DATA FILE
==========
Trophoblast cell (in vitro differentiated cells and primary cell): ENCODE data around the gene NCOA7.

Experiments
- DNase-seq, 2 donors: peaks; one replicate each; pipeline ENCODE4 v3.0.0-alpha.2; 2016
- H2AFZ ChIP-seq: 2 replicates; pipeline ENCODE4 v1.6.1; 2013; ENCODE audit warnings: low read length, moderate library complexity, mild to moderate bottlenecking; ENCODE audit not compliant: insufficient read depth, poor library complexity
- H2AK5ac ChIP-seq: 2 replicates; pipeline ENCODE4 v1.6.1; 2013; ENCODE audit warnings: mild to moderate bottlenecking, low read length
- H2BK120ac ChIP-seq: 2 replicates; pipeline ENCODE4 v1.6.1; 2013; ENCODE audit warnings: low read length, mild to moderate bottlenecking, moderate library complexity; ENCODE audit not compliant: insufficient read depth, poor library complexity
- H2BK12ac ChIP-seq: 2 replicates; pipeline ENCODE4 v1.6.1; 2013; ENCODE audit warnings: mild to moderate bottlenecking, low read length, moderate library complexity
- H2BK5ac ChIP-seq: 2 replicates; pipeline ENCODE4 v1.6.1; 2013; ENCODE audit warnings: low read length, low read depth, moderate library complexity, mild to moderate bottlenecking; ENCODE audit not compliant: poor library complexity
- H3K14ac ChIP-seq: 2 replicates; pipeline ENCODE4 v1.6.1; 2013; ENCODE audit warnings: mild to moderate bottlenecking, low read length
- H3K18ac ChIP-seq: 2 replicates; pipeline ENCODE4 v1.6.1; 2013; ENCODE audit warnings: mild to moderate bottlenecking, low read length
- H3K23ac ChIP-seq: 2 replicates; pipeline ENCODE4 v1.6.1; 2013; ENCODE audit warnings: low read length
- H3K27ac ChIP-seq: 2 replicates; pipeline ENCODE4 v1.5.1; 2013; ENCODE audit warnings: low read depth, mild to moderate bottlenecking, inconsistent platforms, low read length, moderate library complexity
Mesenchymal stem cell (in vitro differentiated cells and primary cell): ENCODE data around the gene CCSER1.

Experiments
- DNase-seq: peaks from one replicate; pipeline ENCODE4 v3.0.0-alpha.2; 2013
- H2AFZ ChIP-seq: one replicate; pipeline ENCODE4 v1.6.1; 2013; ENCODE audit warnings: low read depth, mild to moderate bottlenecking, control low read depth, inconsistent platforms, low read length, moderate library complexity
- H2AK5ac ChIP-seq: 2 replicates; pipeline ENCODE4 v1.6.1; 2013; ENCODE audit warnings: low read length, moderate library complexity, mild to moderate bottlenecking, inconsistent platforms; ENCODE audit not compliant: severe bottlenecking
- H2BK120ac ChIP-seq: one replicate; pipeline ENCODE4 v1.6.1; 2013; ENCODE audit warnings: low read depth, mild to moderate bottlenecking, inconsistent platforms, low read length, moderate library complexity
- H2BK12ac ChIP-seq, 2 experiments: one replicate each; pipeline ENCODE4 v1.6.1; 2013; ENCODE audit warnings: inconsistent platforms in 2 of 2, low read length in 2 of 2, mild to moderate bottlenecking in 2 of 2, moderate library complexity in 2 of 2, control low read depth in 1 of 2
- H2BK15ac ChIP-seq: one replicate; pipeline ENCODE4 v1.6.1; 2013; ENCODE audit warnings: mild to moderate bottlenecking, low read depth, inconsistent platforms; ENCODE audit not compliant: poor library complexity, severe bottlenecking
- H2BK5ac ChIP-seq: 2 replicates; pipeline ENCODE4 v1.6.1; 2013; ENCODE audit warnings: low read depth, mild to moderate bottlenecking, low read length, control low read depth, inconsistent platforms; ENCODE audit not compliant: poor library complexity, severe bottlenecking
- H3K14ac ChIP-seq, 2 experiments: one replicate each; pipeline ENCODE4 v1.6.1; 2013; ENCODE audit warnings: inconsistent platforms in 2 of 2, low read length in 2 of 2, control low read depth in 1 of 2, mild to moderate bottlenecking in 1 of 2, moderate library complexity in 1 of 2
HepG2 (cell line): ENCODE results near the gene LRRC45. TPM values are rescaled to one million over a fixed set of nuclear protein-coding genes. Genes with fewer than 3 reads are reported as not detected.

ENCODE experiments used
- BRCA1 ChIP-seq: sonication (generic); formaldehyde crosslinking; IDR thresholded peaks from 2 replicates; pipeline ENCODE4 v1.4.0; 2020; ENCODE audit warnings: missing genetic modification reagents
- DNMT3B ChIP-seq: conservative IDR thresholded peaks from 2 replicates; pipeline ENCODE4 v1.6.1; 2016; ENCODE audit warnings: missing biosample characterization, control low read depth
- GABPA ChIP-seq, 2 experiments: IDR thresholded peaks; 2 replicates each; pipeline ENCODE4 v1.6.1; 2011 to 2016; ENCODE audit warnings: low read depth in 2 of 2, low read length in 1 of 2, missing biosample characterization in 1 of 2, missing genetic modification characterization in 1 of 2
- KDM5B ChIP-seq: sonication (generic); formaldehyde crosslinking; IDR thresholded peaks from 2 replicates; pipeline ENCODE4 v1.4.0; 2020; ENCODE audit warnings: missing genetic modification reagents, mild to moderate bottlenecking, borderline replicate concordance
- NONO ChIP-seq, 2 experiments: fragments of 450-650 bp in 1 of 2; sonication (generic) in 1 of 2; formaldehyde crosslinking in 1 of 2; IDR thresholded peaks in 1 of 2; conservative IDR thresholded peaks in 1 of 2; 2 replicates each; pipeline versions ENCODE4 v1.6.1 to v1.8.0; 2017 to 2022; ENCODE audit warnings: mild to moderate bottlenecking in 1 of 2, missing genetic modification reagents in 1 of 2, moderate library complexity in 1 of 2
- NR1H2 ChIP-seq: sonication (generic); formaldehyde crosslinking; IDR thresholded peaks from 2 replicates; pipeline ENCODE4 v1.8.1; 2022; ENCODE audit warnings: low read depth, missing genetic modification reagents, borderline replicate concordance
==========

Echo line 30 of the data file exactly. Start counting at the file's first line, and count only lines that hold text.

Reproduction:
- NR1H2 ChIP-seq: sonication (generic); formaldehyde crosslinking; IDR thresholded peaks from 2 replicates; pipeline ENCODE4 v1.8.1; 2022; ENCODE audit warnings: low read depth, missing genetic modification reagents, borderline replicate concordance